Unique Approach embraced by CIOs against Cyber Theft

By Telecom Tech Outlook | Thursday, September 26, 2019

Protecting the users from malware and viruses such as password-stealing culprits, while providing the operators with full opportunity to detect identity theft.

FREMONT, CA: Identity theft is a major problem for banks, insurers, and financial institutions. Identity theft is a crime in which the culprit is usually unseen. Identity theft is rapidly growing, and according to a recent study, 40 percent of the consumers worldwide have already been a victim at least once. In the U.S alone, there is an identity theft occurring every two seconds. In another survey, 7 out of 10 customers agreed that they could likely become a victim of cybercrime or identity theft. Protection from identity theft is a new perspective that remains widely untapped by telecom operators with their customers.

An insidious online crime

Identity theft means when an individual uses another person's identity or personal information without permission to commit a crime.  In a digital world, this information can be easily accessible to anyone willing to hack it or buy what has already been hacked. A regular form of identity theft is account hacking, which made it easier by two enabling factors—one being the tendency of consumers to use a weak password and reuse the same password across other social media accounts, and the second one being the prevalence of the company data breaches, which have hit most of the major service providers. Nearly 32 percent of breach victims in the previous years have experienced identity fraud, compared to just 2.8 percent of individuals who have not notified of a data breach. Breaches put the entire database of customer information, which includes usernames and passwords into the hands of criminals. Utilizing automated tools, cyber thieves set about cracking these passwords, converting them from encrypted text back into plain text. Weak passwords are the easiest to crack, as they are then used to attempt logins across multiple services.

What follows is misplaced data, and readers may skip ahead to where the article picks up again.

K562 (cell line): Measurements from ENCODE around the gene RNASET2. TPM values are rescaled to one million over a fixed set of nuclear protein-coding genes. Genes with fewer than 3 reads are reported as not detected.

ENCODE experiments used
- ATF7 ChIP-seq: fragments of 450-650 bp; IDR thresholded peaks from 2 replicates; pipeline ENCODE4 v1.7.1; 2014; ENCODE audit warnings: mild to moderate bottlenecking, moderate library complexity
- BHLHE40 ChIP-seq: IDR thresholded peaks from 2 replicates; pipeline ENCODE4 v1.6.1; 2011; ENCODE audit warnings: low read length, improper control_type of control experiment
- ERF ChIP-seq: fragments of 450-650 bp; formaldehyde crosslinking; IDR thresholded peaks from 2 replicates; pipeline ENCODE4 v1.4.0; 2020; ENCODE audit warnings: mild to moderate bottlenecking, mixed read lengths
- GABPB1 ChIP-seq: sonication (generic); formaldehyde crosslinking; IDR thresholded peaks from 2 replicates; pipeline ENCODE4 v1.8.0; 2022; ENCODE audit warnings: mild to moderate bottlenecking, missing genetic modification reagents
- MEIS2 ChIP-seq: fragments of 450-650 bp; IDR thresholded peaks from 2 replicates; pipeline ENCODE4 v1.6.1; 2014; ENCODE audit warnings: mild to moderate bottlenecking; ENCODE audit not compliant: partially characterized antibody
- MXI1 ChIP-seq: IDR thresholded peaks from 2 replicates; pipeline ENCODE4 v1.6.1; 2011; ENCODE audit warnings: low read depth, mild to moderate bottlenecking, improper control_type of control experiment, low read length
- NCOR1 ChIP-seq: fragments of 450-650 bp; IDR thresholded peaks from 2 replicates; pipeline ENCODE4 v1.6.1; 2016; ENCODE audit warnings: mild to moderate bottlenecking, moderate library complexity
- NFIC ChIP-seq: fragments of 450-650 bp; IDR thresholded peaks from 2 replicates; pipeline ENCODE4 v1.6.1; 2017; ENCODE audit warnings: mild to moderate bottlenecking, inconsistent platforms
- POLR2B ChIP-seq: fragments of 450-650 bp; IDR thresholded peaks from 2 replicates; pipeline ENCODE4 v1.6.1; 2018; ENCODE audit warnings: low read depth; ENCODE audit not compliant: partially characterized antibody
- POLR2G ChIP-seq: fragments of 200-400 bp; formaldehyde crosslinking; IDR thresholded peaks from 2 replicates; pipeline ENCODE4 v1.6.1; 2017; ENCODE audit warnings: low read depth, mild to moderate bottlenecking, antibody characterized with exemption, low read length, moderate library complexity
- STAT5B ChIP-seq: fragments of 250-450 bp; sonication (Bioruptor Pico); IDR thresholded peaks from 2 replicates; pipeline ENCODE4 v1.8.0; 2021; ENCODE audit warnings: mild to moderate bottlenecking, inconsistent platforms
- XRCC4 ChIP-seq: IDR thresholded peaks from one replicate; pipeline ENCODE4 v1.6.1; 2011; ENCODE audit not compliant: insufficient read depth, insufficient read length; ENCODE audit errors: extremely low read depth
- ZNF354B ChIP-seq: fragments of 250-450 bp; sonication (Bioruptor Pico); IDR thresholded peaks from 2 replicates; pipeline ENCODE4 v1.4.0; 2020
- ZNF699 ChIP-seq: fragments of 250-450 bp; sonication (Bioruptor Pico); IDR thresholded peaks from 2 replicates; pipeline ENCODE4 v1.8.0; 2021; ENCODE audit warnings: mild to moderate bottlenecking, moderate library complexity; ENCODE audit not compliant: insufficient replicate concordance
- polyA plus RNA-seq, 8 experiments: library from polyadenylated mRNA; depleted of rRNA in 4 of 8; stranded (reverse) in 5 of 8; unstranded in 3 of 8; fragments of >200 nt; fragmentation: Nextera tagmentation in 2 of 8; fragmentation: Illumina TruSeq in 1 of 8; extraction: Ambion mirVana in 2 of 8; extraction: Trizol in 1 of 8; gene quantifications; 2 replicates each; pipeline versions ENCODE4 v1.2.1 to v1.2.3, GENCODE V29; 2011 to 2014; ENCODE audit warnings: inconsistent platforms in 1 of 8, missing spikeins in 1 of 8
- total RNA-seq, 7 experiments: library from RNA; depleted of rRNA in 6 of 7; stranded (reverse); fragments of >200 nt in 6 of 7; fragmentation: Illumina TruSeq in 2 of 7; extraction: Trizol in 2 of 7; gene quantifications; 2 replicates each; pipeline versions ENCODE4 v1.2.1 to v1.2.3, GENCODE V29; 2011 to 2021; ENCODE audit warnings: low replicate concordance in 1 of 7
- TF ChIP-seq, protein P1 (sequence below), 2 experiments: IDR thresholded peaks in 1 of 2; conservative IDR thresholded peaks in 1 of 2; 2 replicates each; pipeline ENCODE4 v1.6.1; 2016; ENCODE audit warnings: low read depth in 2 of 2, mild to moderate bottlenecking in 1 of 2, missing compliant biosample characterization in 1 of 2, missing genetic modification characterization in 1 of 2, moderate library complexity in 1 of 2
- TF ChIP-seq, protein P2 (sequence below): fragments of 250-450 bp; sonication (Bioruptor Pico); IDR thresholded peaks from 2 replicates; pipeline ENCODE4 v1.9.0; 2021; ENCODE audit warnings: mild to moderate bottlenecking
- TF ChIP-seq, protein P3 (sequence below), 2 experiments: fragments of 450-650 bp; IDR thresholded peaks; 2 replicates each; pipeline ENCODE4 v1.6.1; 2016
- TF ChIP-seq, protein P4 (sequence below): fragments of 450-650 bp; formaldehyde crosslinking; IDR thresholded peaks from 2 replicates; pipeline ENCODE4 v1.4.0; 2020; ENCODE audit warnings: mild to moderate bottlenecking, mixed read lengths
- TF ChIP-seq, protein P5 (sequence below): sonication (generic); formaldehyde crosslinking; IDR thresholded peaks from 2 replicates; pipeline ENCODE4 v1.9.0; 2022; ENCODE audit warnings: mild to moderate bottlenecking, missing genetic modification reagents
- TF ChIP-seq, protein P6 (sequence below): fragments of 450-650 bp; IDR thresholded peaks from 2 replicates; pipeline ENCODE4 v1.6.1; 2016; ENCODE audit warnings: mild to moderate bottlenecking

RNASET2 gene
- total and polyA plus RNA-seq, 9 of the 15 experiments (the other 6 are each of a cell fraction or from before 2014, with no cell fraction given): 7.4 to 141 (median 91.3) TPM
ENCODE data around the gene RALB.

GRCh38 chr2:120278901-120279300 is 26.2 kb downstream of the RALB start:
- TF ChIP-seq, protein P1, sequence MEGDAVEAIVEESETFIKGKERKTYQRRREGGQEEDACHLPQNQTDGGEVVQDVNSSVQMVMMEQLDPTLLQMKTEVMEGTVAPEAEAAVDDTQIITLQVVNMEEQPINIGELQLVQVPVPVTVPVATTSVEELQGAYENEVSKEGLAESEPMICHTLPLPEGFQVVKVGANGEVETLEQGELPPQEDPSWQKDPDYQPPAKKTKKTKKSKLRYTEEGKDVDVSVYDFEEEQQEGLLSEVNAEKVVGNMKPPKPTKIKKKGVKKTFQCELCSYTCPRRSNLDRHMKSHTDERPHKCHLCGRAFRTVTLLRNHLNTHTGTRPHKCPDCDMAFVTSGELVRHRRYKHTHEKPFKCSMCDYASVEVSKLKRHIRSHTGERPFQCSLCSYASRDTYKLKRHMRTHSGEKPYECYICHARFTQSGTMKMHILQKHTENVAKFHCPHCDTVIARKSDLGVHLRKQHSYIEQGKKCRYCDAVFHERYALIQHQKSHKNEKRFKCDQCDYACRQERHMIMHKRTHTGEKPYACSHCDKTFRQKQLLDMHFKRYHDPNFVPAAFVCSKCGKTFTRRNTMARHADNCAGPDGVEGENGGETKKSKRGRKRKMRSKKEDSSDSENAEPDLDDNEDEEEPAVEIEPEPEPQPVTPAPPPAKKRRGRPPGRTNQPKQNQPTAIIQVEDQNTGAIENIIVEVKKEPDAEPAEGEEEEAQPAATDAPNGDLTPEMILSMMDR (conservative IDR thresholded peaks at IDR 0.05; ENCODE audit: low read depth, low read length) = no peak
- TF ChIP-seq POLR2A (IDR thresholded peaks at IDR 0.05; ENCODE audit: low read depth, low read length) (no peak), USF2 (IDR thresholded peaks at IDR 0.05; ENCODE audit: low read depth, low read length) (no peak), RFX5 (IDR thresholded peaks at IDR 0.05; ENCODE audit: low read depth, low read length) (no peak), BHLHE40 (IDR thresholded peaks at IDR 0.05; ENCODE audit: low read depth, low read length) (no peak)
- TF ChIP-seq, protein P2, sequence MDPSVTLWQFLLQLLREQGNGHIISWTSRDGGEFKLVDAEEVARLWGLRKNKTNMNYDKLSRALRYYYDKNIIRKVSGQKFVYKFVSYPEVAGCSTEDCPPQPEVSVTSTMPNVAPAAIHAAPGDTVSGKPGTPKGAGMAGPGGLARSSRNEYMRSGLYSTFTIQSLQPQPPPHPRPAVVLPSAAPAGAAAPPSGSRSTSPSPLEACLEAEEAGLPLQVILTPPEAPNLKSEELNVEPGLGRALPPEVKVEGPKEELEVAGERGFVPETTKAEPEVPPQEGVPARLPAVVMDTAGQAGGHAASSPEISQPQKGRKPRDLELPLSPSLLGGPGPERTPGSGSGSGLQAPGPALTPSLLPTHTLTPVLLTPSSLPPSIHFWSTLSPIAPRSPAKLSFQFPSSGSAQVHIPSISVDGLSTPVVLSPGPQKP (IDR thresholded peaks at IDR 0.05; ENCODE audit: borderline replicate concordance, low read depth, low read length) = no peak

Once when the attacker gets access into any account, that particular individual can assume the role of an account holder taking advantage of the account's privileges, by doing activities like performing bank transfers, making credit card purchases online, transferring loyalty points, or any other action that benefits the attacker in some way.  

The better identity technology

Identity protection technology makes a password that is simple and easy, yet strong and powerful for each account, reducing the risk of account takeovers. ID monitoring scans check all corners of the internet, including the Deep Web, where academic and government repositories exist, and the Dark Web, where illegal information is bought and sold. Instant alerts notify the victim whenever his or her personal information has been part of a breach or otherwise abused or exposed on the web. Consumers are directed through various step-by-step instructions to know if a breach has occurred. 

Consumers and Victim Challenges

In a cybercrime ecosystem, consumers have the right to know about the exploitation of their personal data. Majority of the consumers are worried about someone hacking into their bank account and stealing their money. Victims of identity theft reported the damage in various areas of their lives, including stress and anxiety while trying to get the problem under control. There are legal implications with the process of restoring one's identity.